I remember hearing Kansas on the FM AOR radio, mostly WMMR and WYSP in the mid-seventies, and thinking they were okay. I wouldn't change the station if they were on, basically, but I didn't really appreciate their music or their artistry until I heard them played in a neighbor's basement that had a killer stereo system. That brought Kansas to life for me.
I also remember a trip to the Ocean City boardwalk and a busker who refused to play "Dust in the Wind" because it was 'the hardest song ever to play properly,' and he 'didn't want his fingers to bleed.' He got booed by both those who requested it and wanted to hear it. True or not, it gave me added awe for the tune.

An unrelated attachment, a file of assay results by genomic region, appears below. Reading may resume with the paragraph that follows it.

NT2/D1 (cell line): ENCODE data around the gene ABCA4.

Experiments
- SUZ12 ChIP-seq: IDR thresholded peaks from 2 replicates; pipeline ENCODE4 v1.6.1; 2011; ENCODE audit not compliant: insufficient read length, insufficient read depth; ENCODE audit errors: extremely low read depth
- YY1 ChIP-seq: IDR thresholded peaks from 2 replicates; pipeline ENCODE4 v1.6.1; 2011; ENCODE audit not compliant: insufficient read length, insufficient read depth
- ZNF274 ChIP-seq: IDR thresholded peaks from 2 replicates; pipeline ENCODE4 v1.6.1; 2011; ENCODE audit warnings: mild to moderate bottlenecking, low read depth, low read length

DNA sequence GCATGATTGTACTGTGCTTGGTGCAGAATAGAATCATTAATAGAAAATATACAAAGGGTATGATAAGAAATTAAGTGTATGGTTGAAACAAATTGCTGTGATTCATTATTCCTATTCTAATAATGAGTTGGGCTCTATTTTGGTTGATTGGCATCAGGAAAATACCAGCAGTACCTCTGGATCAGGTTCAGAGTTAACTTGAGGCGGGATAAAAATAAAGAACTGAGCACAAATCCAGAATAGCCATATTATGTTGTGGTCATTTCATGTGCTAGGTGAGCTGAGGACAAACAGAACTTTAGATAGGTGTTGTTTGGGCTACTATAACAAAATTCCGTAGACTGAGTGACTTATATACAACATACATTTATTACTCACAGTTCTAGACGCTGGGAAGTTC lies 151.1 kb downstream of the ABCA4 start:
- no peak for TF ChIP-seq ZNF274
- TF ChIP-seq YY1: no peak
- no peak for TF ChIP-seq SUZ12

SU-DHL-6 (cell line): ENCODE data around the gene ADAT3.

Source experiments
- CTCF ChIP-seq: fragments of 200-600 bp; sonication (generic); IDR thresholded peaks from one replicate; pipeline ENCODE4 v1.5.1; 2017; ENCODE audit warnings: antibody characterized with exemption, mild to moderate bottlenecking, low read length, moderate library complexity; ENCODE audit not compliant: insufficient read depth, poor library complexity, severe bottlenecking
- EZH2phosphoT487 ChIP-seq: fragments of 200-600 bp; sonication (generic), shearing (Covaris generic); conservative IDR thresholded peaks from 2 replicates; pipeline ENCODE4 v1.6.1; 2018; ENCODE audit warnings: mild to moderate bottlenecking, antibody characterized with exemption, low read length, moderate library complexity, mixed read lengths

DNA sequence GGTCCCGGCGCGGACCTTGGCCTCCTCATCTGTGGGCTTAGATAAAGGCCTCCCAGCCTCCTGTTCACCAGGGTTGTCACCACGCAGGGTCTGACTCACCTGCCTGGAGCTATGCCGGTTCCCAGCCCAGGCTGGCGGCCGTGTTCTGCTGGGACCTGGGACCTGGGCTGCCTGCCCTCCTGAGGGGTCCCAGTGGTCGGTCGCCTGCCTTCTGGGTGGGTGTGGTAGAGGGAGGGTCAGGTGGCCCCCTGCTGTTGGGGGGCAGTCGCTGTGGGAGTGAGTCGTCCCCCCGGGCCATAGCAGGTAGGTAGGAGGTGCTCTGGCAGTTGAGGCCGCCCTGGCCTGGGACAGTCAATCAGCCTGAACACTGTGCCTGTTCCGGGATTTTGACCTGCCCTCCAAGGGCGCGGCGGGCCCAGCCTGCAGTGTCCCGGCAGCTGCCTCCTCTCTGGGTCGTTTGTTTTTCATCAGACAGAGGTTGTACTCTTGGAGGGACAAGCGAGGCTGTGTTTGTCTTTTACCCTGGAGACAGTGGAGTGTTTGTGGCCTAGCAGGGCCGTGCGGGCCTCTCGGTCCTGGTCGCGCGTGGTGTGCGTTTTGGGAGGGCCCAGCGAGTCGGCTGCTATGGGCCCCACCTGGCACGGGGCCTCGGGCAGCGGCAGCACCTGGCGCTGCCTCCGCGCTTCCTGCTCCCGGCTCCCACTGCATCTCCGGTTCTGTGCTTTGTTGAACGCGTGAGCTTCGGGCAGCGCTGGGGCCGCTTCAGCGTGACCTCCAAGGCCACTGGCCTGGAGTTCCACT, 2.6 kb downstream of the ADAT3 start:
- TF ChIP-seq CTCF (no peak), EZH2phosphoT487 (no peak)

My favorite Kansas song was "People of the South Wind" from the album Monolith, a song and an album both considered failures, but its content pulled at me. Native Americans shoved aside by the white man, and wearing space helmets on the cover of the album drew me just like the fantastical elements of the cover of Point of Know Return. It's still one of my favorite songs from that time.
The doc is compelling, and tells stories of their early days, composition of songs, dealing with Don Kirshner, fighting with Steven Tyler, and the internal struggles of the band. This is one of the better rock docs I've seen, cool for Kansas fans old, new, or fans not at all. Check it out.